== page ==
In a rare party-line vote, the Federal Trade Commission appointed a corporate lawyer who has represented Uber, Equifax, Facebook, and a jailed payday lender to run its Bureau of Consumer Protection. The appointment was one of the first moves of the new five-member panel, all of whom were confirmed by the Senate last month.
“I am delighted to appoint such a stellar group of leaders to continue the FTC’s work on behalf of American consumers,” said FTC Chair Joseph Simons in a statement. The commission appointed heads for the bureaus of Competition and Economics and a General Counsel unanimously, as is typical for these positions.
Only the appointment of Andrew Smith to the Bureau of Consumer Protection was controversial, with a 3-2 vote along party lines. Democratic appointees Rohit Chopra and Becca Kelly Slaughter opposed Smith, and each laid out their concerns in written dissents.
No commission meeting was held in conjunction with the appointment; commissioners merely turned in their votes.
As the New York Times explained last week, while Smith once worked at the FTC, he was most recently a partner with the financial services practice at Covington & Burling, a leading white-collar defense firm. His clients included dozens of financial institutions, credit-reporting agencies, and tech firms, including players in some of the most notorious corporate scandals of the past several years. For example, Smith represented convicted payday lender Scott Tucker, from whom the FTC won a $1.3 billion judgment for deceiving and exploiting consumers. Tucker faces 16 years in prison.
Three other Smith-repped companies have active investigations at the FTC: Facebook, for potentially violating a 2011 consent decree over safeguarding user privacy; and Uber and Equifax, over separate data breaches that exposed the personal information of hundreds of millions of Americans. Smith even testified on Equifax’s behalf in the Senate last year.
Smith has said he would recuse himself from any investigations or enforcement involving companies with whom he has worked. But as Chopra writes in his dissent, “The Director should be our quarterback on the agency’s top priorities. But, I fear our quarterback will be spending too much time on the sidelines.”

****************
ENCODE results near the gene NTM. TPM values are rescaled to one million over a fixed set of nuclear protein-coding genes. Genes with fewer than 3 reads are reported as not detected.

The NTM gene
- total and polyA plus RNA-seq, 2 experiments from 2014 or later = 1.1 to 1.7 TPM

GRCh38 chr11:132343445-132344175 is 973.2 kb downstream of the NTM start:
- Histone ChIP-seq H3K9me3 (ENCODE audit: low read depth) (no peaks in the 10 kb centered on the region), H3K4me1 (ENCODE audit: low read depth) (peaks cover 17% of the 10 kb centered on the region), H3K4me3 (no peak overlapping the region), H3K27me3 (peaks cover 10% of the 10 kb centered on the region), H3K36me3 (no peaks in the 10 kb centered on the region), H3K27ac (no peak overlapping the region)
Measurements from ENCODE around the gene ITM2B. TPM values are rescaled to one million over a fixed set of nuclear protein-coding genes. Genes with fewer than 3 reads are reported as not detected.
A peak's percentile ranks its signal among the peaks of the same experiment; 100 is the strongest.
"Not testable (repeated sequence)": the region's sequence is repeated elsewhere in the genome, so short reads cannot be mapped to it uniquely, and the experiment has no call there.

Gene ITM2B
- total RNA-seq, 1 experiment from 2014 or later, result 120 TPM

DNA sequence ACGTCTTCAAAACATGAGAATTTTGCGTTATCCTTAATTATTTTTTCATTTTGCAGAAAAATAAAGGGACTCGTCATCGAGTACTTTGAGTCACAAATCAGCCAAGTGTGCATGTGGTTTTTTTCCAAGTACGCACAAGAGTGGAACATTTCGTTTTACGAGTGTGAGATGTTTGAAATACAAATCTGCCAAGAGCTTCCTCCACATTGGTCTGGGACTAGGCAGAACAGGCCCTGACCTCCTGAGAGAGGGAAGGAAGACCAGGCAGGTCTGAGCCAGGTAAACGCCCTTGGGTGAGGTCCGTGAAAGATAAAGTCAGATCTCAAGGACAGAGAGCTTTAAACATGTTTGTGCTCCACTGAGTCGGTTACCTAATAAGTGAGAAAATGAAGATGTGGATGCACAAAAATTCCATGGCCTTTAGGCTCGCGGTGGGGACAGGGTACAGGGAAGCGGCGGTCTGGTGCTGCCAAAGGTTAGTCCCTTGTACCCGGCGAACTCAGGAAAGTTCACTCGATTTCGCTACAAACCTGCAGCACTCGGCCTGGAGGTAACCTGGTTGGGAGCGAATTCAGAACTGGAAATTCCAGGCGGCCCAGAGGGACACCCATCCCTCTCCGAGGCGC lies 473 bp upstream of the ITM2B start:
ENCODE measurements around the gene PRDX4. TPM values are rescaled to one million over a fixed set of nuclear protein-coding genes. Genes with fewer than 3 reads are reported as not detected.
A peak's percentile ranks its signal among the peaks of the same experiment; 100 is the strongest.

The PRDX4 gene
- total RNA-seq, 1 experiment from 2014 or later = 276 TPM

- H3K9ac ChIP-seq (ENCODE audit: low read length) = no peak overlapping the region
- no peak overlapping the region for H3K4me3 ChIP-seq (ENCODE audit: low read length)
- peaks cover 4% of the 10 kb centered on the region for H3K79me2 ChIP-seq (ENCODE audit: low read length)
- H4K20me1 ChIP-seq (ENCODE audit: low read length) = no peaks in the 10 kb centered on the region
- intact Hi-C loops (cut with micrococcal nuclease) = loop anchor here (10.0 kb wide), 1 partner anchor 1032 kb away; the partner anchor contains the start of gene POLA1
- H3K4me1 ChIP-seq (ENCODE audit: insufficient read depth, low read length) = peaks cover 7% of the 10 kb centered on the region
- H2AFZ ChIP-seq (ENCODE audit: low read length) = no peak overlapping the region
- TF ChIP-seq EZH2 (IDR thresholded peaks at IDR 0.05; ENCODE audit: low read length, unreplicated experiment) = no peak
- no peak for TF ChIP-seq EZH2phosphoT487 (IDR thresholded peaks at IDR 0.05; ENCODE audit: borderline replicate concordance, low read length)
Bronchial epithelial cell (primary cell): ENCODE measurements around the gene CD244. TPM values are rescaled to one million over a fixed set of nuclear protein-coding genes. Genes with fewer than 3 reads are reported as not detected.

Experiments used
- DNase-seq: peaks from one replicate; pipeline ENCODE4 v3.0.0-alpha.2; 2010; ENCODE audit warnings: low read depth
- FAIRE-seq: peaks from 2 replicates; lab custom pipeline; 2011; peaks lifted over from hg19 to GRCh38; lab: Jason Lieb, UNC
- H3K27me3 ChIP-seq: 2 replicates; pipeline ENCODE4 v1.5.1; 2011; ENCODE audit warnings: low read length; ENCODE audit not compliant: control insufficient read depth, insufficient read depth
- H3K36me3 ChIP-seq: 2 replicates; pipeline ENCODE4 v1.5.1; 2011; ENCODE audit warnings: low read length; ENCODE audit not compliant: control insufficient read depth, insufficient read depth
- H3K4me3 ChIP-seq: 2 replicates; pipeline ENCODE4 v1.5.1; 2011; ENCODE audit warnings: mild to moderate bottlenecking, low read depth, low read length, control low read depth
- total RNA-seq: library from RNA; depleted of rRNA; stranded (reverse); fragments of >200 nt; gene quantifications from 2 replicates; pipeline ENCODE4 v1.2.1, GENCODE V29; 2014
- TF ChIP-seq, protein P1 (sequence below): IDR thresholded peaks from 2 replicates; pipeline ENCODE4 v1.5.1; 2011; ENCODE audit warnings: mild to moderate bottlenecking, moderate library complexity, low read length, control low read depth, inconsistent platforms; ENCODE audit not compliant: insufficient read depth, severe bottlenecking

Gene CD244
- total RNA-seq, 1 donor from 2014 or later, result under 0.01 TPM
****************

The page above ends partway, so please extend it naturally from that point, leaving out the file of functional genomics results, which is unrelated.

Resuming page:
In addition, Chopra writes, Smith will still be able to participate in policy rule-making that would likely have an effect on the companies associated with him. “While Andrew Smith may not technically be prohibited from working on these matters,” Chopra writes, “his participation may raise the appearance of a conflict, undermining the hard work and analysis our staff conducts.”
Slaughter also highlighted the damage to the public trust of putting an Equifax lawyer in the position expected to handle investigation of the Equifax breach, among other conflicts. “To date, the plan for Bureau leadership on matters implicated by the full range of Mr. Smith’s conflicts remains unclear to me,” Slaughter writes, adding that the appointment “potentially undermines the public’s confidence in the Commission’s ability to fulfill its mission.”
In his own statement defending the decision, Simons pronounced himself “disappointed that two of my new colleagues have chosen to turn Mr. Smith’s appointment into a source of unnecessary controversy. I am highly confident that Mr. Smith will be an effective leader of the Bureau of Consumer Protection. He is widely respected as one of our country’s best and most experienced consumer protection lawyers.”
Simons noted that the FTC has a long history of bringing in private-sector lawyers with potential conflicts into the commission. To many — including fellow commissioner Chopra — that’s precisely the problem: a “revolving door” between the FTC and the companies it means to regulate. A 2015 Intercept article noted the consistent transitions between the commission and top antitrust law firm Arnold & Porter:
Arnold & Porter’s antitrust group, in fact, has a pipeline into government service. Lawyers from the group have become chair of the FTC, general counsel of the FTC, director of the FTC’s Bureau of Competition, and head of the Justice Department’s Antitrust Division. The current Antitrust Division chief, William Baer, had two stints at the FTC in between his tenure at Arnold & Porter. Robert Pitofsky, former chair of the FTC, also went back and forth between the agency and Arnold & Porter. And it’s an open secret that (then-Bureau of Competition chief Deborah) Feinstein will return to Arnold & Porter again after her stint is up.
Feinstein did return to Arnold & Porter, where she had represented General Electric, NBC Universal, Unilever, and Pepsi in her career. During her stint at the FTC, the agency failed to challenge numerous pharmaceutical mergers, declined to prosecute Google for anti-competitive conduct, and botched several conditions-based remedies to create competition. In one case, the FTC required grocery chain Albertsons to sell 168 stores as a condition of its merger with Safeway. The Haggen grocery chain bought them but within nine months went bankrupt, unable to bulk up from running 18 stores to 164. In the liquidation, Haggen sold 33 Oregon stores back to Albertsons, at a fraction of their sale price.
The Smith appointment looks like a manifestation of the same problem, putting industry lawyers in regulatory positions where their allegiances may not be sound. “Andrew Smith has defended the worst of the worst when he could have been standing up for consumers,” said Karl Frisch, executive director of Allied Progress, in a statement. “The FTC has given the fox keys to the henhouse and asked him to protect the hens — they know he won’t and they don’t care.”
Smith starts next week.